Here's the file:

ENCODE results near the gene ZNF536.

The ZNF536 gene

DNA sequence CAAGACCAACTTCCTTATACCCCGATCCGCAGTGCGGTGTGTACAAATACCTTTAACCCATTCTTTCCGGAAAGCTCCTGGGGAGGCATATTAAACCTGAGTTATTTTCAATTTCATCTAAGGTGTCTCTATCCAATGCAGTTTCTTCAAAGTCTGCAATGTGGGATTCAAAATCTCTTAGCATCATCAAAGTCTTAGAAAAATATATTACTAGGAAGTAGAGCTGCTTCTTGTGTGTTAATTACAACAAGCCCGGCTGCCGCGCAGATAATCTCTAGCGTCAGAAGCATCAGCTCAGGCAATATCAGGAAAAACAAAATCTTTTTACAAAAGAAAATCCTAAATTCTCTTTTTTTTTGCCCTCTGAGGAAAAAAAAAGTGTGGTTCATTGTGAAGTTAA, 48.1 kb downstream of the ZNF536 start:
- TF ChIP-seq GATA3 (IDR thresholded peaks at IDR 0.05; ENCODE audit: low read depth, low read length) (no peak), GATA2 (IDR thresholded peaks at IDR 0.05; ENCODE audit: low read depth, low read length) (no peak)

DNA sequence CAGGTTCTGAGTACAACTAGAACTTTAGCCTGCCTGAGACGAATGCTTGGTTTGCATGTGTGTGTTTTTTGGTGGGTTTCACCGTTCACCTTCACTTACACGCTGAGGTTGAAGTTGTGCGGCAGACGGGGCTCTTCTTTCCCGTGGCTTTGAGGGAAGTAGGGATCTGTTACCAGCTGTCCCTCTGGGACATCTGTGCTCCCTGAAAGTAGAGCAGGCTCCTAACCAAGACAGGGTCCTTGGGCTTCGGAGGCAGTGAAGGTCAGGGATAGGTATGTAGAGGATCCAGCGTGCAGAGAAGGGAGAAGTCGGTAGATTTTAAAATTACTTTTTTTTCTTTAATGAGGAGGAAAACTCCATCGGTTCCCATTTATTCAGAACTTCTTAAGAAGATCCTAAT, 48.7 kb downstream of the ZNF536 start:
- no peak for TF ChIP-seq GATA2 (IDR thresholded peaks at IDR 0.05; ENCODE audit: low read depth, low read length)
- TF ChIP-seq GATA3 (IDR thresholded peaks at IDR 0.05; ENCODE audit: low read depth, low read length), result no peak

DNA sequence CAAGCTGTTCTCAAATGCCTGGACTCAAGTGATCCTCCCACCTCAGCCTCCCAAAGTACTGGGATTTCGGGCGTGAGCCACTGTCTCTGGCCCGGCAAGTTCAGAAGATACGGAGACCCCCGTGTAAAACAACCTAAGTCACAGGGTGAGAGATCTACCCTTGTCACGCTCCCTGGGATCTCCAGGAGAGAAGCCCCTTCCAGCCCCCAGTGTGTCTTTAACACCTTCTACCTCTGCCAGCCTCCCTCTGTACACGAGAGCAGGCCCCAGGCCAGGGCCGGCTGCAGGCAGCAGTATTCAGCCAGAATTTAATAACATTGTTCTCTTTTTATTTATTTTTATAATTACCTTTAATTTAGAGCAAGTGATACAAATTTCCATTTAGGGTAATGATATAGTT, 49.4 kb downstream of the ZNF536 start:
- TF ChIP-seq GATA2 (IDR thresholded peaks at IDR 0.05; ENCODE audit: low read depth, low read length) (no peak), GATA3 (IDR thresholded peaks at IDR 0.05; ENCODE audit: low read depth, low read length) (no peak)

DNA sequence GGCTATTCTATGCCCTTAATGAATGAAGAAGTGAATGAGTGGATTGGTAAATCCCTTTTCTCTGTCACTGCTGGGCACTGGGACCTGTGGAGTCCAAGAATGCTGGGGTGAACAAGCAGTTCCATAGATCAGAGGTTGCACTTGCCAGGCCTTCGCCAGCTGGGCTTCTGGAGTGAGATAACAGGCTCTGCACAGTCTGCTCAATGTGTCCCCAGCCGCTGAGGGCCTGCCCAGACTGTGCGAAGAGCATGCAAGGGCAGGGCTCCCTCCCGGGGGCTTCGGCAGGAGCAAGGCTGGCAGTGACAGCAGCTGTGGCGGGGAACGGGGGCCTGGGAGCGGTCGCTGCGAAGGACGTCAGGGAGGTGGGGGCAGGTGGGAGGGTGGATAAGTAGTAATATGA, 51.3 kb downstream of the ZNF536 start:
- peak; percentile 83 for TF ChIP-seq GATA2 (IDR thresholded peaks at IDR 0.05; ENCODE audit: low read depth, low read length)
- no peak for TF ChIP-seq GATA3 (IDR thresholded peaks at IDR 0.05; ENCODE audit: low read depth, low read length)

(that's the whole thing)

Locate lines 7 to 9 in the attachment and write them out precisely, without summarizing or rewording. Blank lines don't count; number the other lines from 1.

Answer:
- TF ChIP-seq GATA3 (IDR thresholded peaks at IDR 0.05; ENCODE audit: low read depth, low read length), result no peak

DNA sequence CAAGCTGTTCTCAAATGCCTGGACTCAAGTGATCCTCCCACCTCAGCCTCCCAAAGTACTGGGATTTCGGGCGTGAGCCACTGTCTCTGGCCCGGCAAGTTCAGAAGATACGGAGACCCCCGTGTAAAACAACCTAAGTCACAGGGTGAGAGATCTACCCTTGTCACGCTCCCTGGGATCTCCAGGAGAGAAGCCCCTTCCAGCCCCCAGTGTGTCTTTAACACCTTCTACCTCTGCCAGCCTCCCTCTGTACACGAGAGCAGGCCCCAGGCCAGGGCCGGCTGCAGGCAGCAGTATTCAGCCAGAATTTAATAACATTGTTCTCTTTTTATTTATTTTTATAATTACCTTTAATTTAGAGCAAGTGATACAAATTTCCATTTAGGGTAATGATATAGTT, 49.4 kb downstream of the ZNF536 start:
- TF ChIP-seq GATA2 (IDR thresholded peaks at IDR 0.05; ENCODE audit: low read depth, low read length) (no peak), GATA3 (IDR thresholded peaks at IDR 0.05; ENCODE audit: low read depth, low read length) (no peak)